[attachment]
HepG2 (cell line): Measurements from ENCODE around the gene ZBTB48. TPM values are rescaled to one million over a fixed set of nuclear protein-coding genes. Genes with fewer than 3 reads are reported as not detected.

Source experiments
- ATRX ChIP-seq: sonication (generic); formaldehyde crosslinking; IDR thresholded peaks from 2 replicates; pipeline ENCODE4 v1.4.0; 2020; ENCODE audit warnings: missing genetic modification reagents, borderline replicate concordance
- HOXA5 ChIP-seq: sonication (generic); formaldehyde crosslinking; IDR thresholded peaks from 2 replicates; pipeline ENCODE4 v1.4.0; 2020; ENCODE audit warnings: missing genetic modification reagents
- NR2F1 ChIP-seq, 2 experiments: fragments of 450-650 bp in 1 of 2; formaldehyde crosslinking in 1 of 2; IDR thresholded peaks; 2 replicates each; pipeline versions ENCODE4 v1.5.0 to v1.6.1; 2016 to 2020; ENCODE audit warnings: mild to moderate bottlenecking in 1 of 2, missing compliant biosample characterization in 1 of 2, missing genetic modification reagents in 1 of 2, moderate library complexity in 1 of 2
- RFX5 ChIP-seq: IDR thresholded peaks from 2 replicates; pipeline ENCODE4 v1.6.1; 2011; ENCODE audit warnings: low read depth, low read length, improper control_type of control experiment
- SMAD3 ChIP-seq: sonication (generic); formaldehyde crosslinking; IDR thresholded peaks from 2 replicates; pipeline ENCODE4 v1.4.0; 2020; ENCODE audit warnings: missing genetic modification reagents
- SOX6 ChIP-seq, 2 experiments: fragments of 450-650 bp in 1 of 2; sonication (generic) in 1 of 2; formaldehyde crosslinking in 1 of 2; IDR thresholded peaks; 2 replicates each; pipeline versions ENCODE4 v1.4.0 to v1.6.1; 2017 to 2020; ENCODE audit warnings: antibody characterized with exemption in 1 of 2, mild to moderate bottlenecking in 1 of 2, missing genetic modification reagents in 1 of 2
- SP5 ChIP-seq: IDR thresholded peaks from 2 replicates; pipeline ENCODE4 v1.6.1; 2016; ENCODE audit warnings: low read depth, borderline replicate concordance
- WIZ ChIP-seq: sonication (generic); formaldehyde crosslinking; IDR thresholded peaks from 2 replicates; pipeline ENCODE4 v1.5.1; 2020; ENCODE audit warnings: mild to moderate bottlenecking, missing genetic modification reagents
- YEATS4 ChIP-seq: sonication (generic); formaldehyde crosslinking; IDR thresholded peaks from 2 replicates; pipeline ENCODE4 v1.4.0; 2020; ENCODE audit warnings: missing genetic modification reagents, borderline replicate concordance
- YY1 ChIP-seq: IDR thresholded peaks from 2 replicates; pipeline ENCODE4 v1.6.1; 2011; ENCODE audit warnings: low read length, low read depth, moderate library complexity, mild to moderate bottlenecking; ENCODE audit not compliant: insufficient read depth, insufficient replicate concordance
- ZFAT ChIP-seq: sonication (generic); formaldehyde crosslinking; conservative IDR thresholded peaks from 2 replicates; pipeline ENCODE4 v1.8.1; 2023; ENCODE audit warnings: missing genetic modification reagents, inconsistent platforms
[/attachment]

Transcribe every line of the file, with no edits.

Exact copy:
HepG2 (cell line): Measurements from ENCODE around the gene ZBTB48. TPM values are rescaled to one million over a fixed set of nuclear protein-coding genes. Genes with fewer than 3 reads are reported as not detected.

Source experiments
- ATRX ChIP-seq: sonication (generic); formaldehyde crosslinking; IDR thresholded peaks from 2 replicates; pipeline ENCODE4 v1.4.0; 2020; ENCODE audit warnings: missing genetic modification reagents, borderline replicate concordance
- HOXA5 ChIP-seq: sonication (generic); formaldehyde crosslinking; IDR thresholded peaks from 2 replicates; pipeline ENCODE4 v1.4.0; 2020; ENCODE audit warnings: missing genetic modification reagents
- NR2F1 ChIP-seq, 2 experiments: fragments of 450-650 bp in 1 of 2; formaldehyde crosslinking in 1 of 2; IDR thresholded peaks; 2 replicates each; pipeline versions ENCODE4 v1.5.0 to v1.6.1; 2016 to 2020; ENCODE audit warnings: mild to moderate bottlenecking in 1 of 2, missing compliant biosample characterization in 1 of 2, missing genetic modification reagents in 1 of 2, moderate library complexity in 1 of 2
- RFX5 ChIP-seq: IDR thresholded peaks from 2 replicates; pipeline ENCODE4 v1.6.1; 2011; ENCODE audit warnings: low read depth, low read length, improper control_type of control experiment
- SMAD3 ChIP-seq: sonication (generic); formaldehyde crosslinking; IDR thresholded peaks from 2 replicates; pipeline ENCODE4 v1.4.0; 2020; ENCODE audit warnings: missing genetic modification reagents
- SOX6 ChIP-seq, 2 experiments: fragments of 450-650 bp in 1 of 2; sonication (generic) in 1 of 2; formaldehyde crosslinking in 1 of 2; IDR thresholded peaks; 2 replicates each; pipeline versions ENCODE4 v1.4.0 to v1.6.1; 2017 to 2020; ENCODE audit warnings: antibody characterized with exemption in 1 of 2, mild to moderate bottlenecking in 1 of 2, missing genetic modification reagents in 1 of 2
- SP5 ChIP-seq: IDR thresholded peaks from 2 replicates; pipeline ENCODE4 v1.6.1; 2016; ENCODE audit warnings: low read depth, borderline replicate concordance
- WIZ ChIP-seq: sonication (generic); formaldehyde crosslinking; IDR thresholded peaks from 2 replicates; pipeline ENCODE4 v1.5.1; 2020; ENCODE audit warnings: mild to moderate bottlenecking, missing genetic modification reagents
- YEATS4 ChIP-seq: sonication (generic); formaldehyde crosslinking; IDR thresholded peaks from 2 replicates; pipeline ENCODE4 v1.4.0; 2020; ENCODE audit warnings: missing genetic modification reagents, borderline replicate concordance
- YY1 ChIP-seq: IDR thresholded peaks from 2 replicates; pipeline ENCODE4 v1.6.1; 2011; ENCODE audit warnings: low read length, low read depth, moderate library complexity, mild to moderate bottlenecking; ENCODE audit not compliant: insufficient read depth, insufficient replicate concordance
- ZFAT ChIP-seq: sonication (generic); formaldehyde crosslinking; conservative IDR thresholded peaks from 2 replicates; pipeline ENCODE4 v1.8.1; 2023; ENCODE audit warnings: missing genetic modification reagents, inconsistent platforms